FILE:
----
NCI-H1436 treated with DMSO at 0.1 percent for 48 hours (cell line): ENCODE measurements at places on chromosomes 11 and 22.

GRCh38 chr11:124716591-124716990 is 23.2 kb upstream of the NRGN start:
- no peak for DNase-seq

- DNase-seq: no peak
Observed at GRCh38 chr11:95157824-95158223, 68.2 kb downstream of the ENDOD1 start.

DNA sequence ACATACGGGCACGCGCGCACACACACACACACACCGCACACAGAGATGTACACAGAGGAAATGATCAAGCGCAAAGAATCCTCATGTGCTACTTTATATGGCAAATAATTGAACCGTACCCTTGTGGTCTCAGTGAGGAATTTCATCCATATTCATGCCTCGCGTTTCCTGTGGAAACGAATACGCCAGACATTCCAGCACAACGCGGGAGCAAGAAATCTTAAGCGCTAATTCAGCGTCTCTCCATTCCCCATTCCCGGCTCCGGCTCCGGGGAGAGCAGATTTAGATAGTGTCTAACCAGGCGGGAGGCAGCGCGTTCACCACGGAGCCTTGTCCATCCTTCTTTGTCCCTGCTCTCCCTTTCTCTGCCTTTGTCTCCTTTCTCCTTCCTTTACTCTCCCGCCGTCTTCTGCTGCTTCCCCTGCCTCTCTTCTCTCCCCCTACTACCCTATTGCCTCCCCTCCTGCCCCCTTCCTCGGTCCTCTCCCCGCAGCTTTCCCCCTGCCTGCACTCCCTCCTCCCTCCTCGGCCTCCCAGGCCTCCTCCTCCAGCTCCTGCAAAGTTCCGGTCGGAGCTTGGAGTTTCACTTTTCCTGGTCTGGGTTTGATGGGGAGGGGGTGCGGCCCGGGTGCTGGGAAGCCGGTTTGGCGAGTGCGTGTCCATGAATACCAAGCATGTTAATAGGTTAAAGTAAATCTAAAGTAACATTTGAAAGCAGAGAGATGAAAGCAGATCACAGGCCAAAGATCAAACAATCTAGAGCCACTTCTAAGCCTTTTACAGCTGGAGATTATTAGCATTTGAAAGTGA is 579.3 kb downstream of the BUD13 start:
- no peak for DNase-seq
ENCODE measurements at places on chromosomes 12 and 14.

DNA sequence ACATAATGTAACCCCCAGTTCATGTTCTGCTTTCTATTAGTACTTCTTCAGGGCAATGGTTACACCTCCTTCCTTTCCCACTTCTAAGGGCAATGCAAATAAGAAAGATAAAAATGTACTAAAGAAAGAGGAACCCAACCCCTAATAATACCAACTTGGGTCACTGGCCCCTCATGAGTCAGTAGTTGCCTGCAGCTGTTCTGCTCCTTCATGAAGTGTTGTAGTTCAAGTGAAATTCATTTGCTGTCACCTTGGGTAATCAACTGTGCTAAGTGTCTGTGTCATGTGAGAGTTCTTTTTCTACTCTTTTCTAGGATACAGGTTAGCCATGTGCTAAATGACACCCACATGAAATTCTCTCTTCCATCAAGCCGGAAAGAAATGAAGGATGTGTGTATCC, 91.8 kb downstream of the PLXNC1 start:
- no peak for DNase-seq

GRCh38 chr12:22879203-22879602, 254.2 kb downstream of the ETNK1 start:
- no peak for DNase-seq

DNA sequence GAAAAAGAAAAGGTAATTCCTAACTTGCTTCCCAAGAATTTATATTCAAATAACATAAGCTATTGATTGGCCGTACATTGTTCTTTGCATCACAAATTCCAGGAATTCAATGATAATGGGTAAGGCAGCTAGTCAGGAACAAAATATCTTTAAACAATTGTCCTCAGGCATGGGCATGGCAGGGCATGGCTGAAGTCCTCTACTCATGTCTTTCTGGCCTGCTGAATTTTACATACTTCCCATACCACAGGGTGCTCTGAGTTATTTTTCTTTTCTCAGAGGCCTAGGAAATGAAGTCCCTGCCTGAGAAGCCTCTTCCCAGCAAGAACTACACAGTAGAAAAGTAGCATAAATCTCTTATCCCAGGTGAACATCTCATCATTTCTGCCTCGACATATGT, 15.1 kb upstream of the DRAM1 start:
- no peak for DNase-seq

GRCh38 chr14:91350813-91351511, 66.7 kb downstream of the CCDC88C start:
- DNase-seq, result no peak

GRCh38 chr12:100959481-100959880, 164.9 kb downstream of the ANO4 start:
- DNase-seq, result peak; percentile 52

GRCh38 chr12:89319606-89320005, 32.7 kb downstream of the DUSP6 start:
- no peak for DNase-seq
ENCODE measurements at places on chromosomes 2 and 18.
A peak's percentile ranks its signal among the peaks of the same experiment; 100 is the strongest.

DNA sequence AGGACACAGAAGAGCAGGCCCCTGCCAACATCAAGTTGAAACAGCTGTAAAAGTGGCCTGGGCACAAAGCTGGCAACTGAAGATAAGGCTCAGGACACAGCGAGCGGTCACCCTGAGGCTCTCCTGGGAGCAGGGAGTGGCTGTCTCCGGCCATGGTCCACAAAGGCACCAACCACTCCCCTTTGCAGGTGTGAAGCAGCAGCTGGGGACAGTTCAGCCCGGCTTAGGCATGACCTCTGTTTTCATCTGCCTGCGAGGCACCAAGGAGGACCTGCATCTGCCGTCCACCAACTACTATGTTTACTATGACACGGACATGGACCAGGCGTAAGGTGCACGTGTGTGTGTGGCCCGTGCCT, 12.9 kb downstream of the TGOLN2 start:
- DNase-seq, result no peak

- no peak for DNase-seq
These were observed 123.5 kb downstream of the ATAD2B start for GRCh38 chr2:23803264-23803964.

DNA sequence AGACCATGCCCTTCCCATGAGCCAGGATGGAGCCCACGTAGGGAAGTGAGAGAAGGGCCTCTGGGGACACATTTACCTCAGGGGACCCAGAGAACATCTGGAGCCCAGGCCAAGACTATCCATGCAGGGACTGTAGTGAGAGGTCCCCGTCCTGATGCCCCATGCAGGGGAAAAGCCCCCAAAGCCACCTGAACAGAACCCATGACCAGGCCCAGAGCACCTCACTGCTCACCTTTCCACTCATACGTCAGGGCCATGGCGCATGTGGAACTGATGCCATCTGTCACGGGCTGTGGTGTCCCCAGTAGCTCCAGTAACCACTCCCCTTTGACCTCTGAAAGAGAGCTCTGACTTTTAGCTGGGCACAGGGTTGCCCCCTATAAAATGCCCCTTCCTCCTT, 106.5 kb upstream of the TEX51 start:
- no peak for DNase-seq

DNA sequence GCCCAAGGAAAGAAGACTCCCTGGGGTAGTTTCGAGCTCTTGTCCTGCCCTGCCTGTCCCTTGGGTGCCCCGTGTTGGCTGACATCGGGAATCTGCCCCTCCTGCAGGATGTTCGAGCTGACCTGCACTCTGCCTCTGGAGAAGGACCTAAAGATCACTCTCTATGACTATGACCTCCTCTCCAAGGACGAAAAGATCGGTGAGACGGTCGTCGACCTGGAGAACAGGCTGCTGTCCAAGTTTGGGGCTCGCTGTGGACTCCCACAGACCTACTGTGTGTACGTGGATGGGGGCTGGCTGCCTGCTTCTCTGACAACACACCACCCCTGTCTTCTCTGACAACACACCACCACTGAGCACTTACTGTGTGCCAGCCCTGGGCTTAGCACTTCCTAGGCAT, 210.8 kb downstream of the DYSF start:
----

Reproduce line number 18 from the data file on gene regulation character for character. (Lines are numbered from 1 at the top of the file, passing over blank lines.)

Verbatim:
- DNase-seq, result peak; percentile 52